Hirsi Ali and her Leadership
The world definitely needs more influential woman leaders and Hirsi Ali is in that position. Her narrative and polemical writings grab the attention of many people. This writing, for example appeared as a front article in Newsweek Magazine. She is courageous but her motive is ambiguous.
One may question if she is genuinely concerned about the persecuted Christians, or her own vocation, or both. David Johnston articulated this in his response to her writing by saying;
“Truth is, weaving a tale of Muslim rage with Christian victims piling up from Nigeria to Indonesia conveniently adds to the political strife of a US election year. When Democrats decry the plight of beleaguered Muslims, Republican hopefuls vie for the harshest invectives against Islamic radicalism. As it turns out, Hirsi Ali works for that great bastion of conservatism, the American Enterprise Institute.”
Regardless of Hirsi Ali’s purpose of writing, it is undeniable that her long term vision and leadership are crucial towards human flourishing. As a woman of influence, Hisri Ali indeed has the capacity and the options to further develop and improve her leadership style, strategy and networks. For example, by peaceful approach in fighting for the rights of the marginalized as exemplified by Women in Religious Peace Building Network. Her voice will be more powerful if she sets a living example to the oppressors in loving others by adhering to the Golden Rule – Ethic of Reciprocity, ‘do unto others what you want others to do unto you’. In addition to being courageous, her leadership will surely be more effective, respected, and liberating if she also approach the matters respectfully and wisely.
International relations, realpolitik, and politicizing of religions within the modern age nations and among political leaders are to be separated from Muslims and Christians’ genuine and personal relations with one another. The apparent reconciliation, faith based diplomacy, cooperation, and engaging faith initiatives that are taking place globally are another side of Muslim Christian relations that Hirsi Ali blurred. Such resurgence needs to be taken into account when evaluating the current stage of relationships among Muslims and Christians, the two biggest faith adherents in the world today. Only when all facts are outlined properly that readers can judge whether her claim on global war on Christians by Muslim world is valid.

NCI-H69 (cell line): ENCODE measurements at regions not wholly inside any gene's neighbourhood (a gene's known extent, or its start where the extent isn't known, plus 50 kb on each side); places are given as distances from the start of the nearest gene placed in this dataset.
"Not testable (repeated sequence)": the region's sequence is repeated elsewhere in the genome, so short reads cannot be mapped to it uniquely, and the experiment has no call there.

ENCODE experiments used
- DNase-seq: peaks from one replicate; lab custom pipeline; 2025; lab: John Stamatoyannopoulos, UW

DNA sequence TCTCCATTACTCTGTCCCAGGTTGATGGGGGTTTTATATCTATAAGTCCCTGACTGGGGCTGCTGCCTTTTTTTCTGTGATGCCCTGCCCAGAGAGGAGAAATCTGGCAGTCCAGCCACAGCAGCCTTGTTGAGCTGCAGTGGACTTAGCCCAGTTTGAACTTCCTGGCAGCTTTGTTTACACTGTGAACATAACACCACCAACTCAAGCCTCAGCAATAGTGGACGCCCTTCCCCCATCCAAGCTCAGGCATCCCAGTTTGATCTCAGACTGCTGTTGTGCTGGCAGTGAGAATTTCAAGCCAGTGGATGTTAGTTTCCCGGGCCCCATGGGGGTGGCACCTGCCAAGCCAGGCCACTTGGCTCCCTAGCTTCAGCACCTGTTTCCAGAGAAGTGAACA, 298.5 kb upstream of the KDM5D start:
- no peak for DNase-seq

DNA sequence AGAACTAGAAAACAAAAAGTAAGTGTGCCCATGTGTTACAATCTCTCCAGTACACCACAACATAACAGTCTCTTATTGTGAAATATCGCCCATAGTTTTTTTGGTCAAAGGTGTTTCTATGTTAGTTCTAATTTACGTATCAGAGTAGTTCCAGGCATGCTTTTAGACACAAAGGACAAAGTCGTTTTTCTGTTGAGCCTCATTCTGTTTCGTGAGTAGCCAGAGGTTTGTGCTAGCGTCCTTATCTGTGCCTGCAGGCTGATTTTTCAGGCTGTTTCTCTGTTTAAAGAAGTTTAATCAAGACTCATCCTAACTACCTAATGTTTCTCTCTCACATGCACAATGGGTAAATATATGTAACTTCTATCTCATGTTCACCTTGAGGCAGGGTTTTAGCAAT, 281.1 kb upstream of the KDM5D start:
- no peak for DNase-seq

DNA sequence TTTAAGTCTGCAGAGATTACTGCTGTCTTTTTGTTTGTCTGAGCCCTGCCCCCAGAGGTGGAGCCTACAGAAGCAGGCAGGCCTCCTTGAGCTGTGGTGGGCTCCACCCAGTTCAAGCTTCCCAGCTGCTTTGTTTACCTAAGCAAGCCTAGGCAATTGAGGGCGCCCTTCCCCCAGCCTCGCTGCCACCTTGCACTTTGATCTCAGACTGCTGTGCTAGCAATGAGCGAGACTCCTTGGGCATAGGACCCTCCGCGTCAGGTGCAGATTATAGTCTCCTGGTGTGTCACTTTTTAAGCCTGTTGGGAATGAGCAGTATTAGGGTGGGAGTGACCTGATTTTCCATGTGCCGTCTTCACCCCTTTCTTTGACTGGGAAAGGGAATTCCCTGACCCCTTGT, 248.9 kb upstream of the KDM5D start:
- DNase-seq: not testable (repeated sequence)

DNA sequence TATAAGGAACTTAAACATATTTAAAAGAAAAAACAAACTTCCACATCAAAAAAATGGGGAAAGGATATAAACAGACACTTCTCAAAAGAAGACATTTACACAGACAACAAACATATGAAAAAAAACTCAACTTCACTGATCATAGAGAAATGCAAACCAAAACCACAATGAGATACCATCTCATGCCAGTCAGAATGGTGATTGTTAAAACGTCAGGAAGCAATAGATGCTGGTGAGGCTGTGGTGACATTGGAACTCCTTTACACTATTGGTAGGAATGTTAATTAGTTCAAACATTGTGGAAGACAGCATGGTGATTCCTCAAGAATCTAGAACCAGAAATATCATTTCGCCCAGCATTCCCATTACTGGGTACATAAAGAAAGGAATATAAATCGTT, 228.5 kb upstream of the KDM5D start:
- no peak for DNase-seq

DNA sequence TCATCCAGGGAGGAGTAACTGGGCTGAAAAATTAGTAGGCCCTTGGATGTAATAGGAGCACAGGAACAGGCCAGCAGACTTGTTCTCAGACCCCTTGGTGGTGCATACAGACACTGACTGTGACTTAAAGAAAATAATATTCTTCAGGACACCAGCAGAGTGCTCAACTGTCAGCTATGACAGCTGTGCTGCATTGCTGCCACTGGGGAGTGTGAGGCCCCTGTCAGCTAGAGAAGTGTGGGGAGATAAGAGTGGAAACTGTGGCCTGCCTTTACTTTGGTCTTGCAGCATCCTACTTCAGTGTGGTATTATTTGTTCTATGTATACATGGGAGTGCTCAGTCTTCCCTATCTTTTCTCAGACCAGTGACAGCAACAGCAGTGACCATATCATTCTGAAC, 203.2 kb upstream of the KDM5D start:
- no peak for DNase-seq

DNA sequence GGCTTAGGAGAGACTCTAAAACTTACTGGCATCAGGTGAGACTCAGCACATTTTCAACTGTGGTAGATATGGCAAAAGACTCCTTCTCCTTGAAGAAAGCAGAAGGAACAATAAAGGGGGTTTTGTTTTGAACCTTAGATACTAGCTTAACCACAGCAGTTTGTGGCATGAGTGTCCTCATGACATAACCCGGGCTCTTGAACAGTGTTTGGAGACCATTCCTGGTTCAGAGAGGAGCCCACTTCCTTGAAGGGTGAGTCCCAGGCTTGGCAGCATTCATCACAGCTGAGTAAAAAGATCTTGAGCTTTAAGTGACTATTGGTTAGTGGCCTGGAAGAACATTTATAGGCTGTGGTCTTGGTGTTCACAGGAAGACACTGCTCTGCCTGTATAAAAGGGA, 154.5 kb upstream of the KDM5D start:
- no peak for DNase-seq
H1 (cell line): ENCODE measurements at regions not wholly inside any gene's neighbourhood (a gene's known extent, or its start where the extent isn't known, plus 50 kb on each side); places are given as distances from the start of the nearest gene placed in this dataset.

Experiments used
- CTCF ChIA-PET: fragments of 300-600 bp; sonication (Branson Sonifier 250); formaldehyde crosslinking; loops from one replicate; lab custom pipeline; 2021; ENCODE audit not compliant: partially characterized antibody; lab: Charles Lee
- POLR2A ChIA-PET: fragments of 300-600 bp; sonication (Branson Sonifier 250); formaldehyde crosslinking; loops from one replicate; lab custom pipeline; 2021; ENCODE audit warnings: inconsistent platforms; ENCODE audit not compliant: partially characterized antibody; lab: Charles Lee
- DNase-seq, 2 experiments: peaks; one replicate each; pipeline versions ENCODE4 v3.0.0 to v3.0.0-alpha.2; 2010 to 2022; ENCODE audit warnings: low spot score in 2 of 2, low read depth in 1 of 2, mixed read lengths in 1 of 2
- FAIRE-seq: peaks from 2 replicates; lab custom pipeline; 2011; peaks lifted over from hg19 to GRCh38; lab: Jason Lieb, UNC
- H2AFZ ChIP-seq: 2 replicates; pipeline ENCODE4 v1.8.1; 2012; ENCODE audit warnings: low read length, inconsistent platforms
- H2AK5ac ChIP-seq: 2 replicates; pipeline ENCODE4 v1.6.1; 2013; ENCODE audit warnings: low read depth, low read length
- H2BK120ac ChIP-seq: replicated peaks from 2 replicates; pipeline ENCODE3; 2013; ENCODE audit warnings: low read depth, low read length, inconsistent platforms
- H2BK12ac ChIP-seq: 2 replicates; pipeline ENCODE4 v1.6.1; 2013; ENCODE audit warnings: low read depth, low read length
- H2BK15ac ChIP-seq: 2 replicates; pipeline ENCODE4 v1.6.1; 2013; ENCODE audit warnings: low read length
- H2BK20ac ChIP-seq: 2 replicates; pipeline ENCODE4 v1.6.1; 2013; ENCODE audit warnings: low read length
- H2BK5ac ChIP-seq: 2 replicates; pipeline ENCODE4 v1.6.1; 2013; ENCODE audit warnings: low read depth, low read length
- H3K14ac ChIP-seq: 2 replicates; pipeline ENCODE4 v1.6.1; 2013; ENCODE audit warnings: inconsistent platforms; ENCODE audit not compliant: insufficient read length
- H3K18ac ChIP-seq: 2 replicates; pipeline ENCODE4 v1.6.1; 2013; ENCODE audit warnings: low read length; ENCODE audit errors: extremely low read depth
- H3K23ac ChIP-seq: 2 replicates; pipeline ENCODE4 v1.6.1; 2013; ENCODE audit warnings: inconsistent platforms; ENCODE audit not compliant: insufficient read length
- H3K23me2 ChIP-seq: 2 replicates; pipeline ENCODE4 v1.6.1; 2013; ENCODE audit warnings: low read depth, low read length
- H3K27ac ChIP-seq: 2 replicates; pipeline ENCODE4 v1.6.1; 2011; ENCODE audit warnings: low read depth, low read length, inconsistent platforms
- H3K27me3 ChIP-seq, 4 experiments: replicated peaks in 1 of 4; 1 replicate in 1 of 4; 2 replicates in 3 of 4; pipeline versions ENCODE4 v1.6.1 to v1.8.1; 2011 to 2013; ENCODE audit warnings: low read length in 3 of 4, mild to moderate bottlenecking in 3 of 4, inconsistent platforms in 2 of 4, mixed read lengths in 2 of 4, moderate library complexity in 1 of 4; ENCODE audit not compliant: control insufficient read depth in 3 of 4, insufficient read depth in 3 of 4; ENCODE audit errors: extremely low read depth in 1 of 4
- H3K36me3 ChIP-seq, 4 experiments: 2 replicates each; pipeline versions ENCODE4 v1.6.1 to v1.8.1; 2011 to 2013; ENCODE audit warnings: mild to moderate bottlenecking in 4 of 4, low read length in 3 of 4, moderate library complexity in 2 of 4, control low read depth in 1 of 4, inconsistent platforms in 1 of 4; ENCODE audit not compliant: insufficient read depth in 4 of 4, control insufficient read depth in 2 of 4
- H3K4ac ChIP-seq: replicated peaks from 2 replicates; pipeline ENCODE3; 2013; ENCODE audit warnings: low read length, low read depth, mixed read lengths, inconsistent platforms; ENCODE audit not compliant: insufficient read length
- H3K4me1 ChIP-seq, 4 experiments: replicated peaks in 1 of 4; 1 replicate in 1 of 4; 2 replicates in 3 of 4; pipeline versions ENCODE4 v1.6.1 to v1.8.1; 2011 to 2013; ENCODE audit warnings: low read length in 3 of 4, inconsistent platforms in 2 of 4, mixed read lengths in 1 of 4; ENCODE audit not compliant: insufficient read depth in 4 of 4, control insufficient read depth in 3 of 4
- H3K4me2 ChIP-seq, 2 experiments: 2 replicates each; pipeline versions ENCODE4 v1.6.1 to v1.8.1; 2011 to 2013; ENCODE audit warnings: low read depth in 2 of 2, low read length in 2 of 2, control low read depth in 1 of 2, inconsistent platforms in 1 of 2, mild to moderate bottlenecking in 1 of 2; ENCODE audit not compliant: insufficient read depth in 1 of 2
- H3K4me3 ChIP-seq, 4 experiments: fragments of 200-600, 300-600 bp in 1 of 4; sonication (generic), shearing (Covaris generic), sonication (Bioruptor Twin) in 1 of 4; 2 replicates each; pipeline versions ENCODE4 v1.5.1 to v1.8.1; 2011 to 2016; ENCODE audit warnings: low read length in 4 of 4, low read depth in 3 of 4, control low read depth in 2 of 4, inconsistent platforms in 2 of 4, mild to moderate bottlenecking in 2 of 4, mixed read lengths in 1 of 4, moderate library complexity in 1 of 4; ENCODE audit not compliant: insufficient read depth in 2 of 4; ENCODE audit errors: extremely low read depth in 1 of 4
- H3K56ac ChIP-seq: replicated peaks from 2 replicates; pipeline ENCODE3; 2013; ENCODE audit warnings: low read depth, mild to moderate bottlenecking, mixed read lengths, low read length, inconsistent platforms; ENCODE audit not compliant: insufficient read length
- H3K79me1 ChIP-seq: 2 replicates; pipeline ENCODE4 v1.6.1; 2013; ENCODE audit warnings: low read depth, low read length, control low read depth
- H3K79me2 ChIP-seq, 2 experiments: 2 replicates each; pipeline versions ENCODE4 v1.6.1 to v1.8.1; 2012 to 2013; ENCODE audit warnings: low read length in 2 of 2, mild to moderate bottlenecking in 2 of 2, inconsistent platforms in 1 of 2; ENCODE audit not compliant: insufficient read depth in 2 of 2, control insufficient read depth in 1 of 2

And if there is such movement, ‘Global war on Christians in the Muslim world,’ does Hirsi Ali have the authority to declare this on behalf of Muslim nations? Prominent Muslim leaders, such as the signatories of A Common Word who advocate ‘Loving of God, Loving of the Neighbors’ and ‘Loving of the Good, Loving of the Neighbors,’ would have made that declaration in the last 2012 World Interfaith Harmony Week if this is really true?
 Mario Apostolov, The Christian Muslim Frontier – A zone of contact, conflict or cooperation (New Yok: Routledge Curzon, 2004), 1
 Hugh Goddard, A History of Christian Muslim Relations (Chicago: New Amsterdam Book, 2000), 4
 Cited from, R.Micheal Feener & Terenjit Sevea, Islamic Connections – Muslim Societies in South and Southeast Asia (Singapore: ISEAS Publishing, 2009), pg xiii
 Lamin Sanneh, Disciples of All Nations – Pillars of World Christianity (USA: Oxford Press University, 2008), xx to xxii.
 Ibid, Mario Apostolov, 3
1. Maps on Islamic countries: http://www.pewforum.org/Muslim/Map–Distribution-of-Muslim-Population-by-Country-and-Territory.aspx